In a rare show of unity, hundreds of representatives of civil society organizations and activists from Nangarhar, Laghman, Kapisa, Parwan, and Kabul on Saturday (October 13) called on the government to immediately scrap recently-signed contracts for the exploration of gold and copper deposits in the north of Afghanistan. The activists and representatives expressed their concerns at what they called illegal mining contracts that violated the law.
Speaking at the grand gathering, Sayed Ikram Afzali said that conflict of interest and violation of the law are the two main concerns with regard to these contracts. According to him, awarding the contracts has violated the mining law.
“Article 16 of the mining law prevents the president, vice presidents, and cabinet members from obtaining mining contracts while in office. Additionally, there is a five-year cooling off period following their resignation or dismissal,” he added. But the mentioned contracts were awarded to a company owned by Mr. Saadat Mansoor Nadiri, ex-minister for housing and urban development, only after three months of Mr. Nadiri’s resignation.
Aziz Rafiee, managing director of the Afghan Civil Society Forum who addressed the gathering, was of the opinion that the government was not ready to manage major mining contracts and criticized weak governance at the Ministry of Mining and Petroleum. “Currently, the government has no capacity for managing major mining contracts.” Recently, a sedimentary salt-extracting contract from a Herat mine was canceled due to lack of capacity, trustworthiness, and leadership. The contract was declared null a void a few months after being signed.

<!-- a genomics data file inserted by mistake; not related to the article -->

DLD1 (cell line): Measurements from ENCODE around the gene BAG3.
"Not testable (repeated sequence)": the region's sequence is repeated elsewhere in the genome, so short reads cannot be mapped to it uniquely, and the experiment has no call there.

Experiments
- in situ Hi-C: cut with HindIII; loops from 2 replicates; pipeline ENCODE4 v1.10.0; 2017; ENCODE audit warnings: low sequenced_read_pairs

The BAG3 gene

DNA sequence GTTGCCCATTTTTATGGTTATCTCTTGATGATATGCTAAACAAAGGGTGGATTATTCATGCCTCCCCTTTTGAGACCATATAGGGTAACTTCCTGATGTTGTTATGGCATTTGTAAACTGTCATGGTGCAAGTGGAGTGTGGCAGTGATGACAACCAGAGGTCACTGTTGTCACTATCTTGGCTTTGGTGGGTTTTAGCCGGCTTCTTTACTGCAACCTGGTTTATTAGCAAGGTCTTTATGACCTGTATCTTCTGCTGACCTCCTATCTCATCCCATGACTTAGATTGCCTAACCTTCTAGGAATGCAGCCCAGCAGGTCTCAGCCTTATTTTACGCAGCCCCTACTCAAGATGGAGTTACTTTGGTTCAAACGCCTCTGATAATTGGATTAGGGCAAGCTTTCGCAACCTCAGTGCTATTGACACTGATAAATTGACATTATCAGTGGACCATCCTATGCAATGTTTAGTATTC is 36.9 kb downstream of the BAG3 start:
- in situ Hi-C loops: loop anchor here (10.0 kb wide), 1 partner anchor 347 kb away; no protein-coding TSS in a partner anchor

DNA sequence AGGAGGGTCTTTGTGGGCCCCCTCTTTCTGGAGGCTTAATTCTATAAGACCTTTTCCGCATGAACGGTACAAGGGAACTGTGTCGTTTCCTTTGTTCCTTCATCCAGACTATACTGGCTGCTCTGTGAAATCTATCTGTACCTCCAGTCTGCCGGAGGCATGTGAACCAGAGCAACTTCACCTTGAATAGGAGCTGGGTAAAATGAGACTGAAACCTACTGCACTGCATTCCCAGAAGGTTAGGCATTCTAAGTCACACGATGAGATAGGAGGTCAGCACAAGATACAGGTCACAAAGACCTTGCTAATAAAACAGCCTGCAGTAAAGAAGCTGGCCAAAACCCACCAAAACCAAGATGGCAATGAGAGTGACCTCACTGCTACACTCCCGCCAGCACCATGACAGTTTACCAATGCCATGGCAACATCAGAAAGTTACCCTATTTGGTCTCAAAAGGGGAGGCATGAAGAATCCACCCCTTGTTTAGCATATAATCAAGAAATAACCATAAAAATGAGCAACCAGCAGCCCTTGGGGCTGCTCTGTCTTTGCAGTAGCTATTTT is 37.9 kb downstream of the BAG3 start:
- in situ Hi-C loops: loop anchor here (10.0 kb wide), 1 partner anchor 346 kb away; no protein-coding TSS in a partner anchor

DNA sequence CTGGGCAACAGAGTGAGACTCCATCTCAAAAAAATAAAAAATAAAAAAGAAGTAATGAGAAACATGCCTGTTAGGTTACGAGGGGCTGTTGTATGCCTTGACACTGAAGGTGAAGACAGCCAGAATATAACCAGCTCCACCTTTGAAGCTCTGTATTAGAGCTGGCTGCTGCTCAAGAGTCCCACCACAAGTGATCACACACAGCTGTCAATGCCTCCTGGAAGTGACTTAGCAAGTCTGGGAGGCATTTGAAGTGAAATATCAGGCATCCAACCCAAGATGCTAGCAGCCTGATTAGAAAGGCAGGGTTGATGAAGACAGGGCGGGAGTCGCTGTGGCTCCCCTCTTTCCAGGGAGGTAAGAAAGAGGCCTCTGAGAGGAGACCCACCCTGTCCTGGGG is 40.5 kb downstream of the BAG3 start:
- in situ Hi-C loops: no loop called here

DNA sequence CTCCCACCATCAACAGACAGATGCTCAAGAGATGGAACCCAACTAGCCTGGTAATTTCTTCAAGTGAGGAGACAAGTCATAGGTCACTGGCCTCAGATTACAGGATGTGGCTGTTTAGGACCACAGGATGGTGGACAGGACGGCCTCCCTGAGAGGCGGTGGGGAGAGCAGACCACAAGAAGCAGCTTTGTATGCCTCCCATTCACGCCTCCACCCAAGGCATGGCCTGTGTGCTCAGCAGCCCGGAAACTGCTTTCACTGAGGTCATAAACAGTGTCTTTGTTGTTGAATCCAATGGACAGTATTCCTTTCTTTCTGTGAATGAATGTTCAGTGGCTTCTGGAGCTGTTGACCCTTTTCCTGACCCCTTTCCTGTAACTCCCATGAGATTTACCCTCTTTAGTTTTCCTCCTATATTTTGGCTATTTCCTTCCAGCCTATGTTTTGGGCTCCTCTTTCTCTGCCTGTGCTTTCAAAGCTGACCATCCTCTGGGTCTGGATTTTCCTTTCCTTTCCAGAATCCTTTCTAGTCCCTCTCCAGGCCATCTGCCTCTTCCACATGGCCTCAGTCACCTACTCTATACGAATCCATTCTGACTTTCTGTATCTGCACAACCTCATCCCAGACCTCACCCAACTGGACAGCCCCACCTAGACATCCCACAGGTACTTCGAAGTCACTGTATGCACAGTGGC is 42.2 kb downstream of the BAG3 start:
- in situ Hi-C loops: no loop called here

Privatizing the ongoing war in Afghanistan and its funding through mining resources was another major concern that was discussed at the gathering, with participants anticipating its outcomes as “dangerous”. Mr. Afzali, Integrity Watch executive director, said: “Those who press for the funding of war through mining resources should think once again … the government should put the interest of Afghans ahead of everything else” he stressed.
Mir Afghan a participant from Nangarhar province, expressed his concern at plans to privatize the war If funded through Afghanistan’s mining revenue, the conflict would take an inordinately-long time coming to an end, he warned.
On October 5, the government awarded two major contracts to Centar Ltd, a British company, and its Afghan firm in which Sayed Mansoor Sadat has major shares. The signing ceremony, attended by acting ministers of finance and mining and petroleum, took place in Washington DC.
The company will dig for gold and copper in Badakhshan and Sare-e-Pul provinces both located in north of the country. Conflict of interest, lack of transparency in the contracts and privatizing the current conflict are the major concerns of civil society representatives.
At the end of the public meeting, the speakers demanded in a resolution cancellation of the contracts and claimed they were clearly in violation of the relevant laws.
Link to the resolution.